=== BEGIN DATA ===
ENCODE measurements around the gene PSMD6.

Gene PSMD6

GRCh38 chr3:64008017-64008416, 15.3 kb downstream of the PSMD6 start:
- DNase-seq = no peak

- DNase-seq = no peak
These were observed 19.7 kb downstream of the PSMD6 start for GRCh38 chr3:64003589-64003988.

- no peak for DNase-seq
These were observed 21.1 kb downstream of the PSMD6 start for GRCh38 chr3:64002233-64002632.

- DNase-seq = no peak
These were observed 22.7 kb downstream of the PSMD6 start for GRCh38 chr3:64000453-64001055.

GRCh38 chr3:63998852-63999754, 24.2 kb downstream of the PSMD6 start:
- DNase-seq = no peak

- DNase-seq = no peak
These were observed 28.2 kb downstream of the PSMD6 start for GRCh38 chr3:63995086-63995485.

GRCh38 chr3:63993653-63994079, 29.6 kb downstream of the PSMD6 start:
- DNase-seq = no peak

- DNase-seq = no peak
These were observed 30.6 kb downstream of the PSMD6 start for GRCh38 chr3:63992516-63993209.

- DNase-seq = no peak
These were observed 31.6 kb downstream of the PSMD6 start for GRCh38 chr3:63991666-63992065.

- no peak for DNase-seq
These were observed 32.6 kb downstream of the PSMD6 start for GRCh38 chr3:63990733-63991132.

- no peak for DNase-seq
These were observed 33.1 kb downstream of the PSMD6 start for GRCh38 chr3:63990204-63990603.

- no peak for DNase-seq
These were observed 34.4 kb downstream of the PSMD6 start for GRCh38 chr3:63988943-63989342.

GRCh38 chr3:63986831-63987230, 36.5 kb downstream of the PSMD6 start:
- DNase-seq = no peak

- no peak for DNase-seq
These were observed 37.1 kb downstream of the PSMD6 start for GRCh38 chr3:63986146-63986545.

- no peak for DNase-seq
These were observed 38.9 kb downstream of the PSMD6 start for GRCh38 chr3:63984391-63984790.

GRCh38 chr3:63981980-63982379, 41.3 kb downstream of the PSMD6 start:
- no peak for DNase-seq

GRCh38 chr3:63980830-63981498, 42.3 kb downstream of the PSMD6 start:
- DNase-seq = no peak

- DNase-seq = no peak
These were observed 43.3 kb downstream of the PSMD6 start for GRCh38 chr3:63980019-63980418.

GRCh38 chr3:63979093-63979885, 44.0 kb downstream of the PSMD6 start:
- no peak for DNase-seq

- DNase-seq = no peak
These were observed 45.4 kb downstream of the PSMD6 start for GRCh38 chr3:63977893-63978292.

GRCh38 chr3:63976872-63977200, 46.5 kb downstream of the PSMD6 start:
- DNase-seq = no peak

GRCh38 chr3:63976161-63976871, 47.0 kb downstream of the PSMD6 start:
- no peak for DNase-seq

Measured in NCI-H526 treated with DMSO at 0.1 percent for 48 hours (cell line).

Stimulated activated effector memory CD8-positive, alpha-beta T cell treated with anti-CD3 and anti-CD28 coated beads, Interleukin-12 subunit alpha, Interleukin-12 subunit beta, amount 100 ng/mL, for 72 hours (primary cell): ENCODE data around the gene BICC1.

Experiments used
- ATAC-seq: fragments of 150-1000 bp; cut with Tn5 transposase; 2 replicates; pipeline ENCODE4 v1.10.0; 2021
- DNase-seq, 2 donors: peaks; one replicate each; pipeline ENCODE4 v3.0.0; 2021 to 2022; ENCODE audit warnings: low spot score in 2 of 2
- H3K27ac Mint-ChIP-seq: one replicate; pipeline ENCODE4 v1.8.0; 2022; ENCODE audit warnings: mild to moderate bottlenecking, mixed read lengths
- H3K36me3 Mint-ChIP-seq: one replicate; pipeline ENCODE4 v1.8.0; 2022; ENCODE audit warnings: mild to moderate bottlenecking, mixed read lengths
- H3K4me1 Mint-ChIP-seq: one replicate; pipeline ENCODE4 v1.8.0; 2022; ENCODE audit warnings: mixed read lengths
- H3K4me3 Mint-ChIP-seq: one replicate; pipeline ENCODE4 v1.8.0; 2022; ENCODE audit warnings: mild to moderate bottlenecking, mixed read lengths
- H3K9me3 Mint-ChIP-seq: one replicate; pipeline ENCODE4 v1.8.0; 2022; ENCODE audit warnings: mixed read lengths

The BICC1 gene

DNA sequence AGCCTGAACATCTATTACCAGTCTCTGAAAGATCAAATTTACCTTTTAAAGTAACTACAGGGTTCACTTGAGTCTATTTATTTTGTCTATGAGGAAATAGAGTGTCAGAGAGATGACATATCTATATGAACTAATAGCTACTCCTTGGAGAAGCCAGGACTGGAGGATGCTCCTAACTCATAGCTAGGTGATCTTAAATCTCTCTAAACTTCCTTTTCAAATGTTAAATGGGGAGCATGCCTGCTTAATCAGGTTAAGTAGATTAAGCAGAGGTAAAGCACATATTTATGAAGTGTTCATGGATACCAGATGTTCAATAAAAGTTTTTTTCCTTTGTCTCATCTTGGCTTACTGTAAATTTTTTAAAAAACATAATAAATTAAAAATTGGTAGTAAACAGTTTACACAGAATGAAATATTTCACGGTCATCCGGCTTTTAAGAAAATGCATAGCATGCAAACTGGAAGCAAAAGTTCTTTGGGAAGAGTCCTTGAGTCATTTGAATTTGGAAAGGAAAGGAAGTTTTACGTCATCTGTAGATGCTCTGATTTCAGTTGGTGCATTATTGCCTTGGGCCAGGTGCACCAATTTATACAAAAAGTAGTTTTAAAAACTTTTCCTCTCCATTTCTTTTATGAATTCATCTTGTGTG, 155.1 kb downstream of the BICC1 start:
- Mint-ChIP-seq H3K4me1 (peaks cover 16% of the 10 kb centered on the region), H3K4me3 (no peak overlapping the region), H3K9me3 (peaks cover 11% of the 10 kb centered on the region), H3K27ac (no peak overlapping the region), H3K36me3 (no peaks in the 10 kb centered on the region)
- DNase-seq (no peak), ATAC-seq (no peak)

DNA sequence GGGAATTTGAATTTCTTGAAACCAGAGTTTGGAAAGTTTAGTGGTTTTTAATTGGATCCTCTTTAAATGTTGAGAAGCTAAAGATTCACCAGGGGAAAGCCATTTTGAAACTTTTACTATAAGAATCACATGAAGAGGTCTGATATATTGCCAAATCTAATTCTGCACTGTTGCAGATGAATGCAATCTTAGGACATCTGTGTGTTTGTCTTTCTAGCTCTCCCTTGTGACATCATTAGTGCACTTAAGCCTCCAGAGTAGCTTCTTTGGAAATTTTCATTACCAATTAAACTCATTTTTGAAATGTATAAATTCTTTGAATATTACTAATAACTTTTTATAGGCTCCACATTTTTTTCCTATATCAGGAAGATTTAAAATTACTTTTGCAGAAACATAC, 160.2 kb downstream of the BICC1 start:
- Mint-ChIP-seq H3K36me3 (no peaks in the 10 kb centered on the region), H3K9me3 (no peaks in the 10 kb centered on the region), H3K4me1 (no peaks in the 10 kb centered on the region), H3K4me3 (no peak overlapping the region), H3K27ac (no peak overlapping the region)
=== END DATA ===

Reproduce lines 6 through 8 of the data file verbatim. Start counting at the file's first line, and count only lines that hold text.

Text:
These were observed 19.7 kb downstream of the PSMD6 start for GRCh38 chr3:64003589-64003988.

- no peak for DNase-seq
These were observed 21.1 kb downstream of the PSMD6 start for GRCh38 chr3:64002233-64002632.